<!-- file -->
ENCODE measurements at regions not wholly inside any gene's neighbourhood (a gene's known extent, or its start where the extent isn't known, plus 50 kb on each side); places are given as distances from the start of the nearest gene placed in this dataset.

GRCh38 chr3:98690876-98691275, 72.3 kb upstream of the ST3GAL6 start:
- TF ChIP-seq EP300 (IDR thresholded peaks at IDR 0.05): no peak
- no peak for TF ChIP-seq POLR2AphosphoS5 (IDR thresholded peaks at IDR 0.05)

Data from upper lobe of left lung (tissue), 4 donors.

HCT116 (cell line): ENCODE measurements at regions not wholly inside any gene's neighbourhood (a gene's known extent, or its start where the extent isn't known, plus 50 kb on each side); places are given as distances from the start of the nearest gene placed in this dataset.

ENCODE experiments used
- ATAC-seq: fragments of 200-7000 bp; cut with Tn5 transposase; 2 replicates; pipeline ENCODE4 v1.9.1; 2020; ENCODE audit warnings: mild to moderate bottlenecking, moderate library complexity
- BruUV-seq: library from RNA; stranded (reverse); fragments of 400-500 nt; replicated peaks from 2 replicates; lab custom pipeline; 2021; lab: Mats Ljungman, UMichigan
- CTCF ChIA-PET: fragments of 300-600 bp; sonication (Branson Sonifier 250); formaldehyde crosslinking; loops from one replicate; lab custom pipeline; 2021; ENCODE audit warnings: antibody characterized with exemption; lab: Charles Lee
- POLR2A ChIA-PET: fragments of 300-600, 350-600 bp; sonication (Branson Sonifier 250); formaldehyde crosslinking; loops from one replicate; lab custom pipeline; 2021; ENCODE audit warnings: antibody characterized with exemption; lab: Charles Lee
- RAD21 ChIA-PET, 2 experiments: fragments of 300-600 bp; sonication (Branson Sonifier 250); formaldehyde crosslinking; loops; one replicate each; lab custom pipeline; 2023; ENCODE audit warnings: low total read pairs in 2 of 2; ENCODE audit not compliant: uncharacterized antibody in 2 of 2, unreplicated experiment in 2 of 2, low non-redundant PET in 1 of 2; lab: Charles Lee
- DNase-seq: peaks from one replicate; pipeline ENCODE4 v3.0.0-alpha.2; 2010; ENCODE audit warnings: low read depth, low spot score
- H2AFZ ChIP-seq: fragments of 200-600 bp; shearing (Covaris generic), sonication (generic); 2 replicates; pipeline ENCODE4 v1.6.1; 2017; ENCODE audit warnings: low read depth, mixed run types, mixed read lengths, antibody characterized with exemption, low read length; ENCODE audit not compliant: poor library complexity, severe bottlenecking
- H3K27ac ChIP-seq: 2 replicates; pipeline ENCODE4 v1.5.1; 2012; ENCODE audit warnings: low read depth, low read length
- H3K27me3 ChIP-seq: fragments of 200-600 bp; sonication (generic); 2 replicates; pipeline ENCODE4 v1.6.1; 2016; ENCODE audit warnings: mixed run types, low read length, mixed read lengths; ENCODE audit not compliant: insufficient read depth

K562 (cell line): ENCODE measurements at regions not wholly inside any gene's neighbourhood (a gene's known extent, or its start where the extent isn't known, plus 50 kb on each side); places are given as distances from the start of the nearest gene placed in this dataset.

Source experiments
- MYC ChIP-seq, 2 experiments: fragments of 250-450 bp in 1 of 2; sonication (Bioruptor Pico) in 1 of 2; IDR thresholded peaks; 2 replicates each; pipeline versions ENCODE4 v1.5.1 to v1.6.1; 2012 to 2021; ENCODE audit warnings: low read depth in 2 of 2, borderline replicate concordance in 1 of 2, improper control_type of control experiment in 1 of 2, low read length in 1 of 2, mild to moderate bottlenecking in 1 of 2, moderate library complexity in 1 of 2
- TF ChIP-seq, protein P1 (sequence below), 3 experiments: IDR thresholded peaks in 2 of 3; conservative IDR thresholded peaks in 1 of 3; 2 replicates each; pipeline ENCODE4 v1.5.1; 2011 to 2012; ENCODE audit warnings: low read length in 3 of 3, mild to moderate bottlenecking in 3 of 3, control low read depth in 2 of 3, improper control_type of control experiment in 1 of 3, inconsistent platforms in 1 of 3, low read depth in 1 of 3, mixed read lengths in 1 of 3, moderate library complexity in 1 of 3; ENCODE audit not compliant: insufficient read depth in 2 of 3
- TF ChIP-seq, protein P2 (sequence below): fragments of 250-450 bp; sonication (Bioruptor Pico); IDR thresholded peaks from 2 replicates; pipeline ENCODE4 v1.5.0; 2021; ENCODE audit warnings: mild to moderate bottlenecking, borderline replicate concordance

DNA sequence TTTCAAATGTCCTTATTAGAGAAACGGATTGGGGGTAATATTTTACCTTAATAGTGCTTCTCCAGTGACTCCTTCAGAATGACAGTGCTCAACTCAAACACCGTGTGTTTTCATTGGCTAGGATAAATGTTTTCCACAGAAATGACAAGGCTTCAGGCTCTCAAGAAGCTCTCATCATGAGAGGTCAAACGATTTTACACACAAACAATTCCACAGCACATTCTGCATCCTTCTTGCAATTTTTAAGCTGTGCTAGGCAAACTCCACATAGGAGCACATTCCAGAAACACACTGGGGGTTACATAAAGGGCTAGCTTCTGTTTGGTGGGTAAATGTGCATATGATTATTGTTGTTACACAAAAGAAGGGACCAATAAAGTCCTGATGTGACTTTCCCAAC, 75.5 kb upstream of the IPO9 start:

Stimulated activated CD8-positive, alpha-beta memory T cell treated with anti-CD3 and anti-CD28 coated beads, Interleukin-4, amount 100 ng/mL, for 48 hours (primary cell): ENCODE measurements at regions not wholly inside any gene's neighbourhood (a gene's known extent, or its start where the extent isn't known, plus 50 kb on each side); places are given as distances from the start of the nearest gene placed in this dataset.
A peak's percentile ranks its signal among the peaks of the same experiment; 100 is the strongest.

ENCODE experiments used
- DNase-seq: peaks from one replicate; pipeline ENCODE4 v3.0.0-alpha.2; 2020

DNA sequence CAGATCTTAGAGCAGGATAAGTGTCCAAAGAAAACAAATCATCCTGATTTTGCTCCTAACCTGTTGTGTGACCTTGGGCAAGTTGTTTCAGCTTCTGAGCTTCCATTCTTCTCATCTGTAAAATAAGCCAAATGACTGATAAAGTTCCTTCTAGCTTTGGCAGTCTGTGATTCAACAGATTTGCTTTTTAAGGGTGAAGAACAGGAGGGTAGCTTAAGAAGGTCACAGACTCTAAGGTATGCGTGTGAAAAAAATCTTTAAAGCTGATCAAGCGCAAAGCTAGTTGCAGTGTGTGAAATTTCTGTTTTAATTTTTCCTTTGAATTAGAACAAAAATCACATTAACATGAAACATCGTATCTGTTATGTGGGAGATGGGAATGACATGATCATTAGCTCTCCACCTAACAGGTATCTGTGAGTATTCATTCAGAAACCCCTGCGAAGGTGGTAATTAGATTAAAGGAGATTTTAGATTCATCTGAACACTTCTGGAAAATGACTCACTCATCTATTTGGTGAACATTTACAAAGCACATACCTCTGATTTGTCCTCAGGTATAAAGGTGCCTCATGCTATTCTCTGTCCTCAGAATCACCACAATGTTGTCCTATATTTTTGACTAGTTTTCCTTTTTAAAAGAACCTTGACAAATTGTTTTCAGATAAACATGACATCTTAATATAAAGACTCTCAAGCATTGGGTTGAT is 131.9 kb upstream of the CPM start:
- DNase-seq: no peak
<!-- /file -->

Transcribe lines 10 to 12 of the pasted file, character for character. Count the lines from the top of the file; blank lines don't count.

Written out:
- CTCF ChIA-PET: fragments of 300-600 bp; sonication (Branson Sonifier 250); formaldehyde crosslinking; loops from one replicate; lab custom pipeline; 2021; ENCODE audit warnings: antibody characterized with exemption; lab: Charles Lee
- POLR2A ChIA-PET: fragments of 300-600, 350-600 bp; sonication (Branson Sonifier 250); formaldehyde crosslinking; loops from one replicate; lab custom pipeline; 2021; ENCODE audit warnings: antibody characterized with exemption; lab: Charles Lee
- RAD21 ChIA-PET, 2 experiments: fragments of 300-600 bp; sonication (Branson Sonifier 250); formaldehyde crosslinking; loops; one replicate each; lab custom pipeline; 2023; ENCODE audit warnings: low total read pairs in 2 of 2; ENCODE audit not compliant: uncharacterized antibody in 2 of 2, unreplicated experiment in 2 of 2, low non-redundant PET in 1 of 2; lab: Charles Lee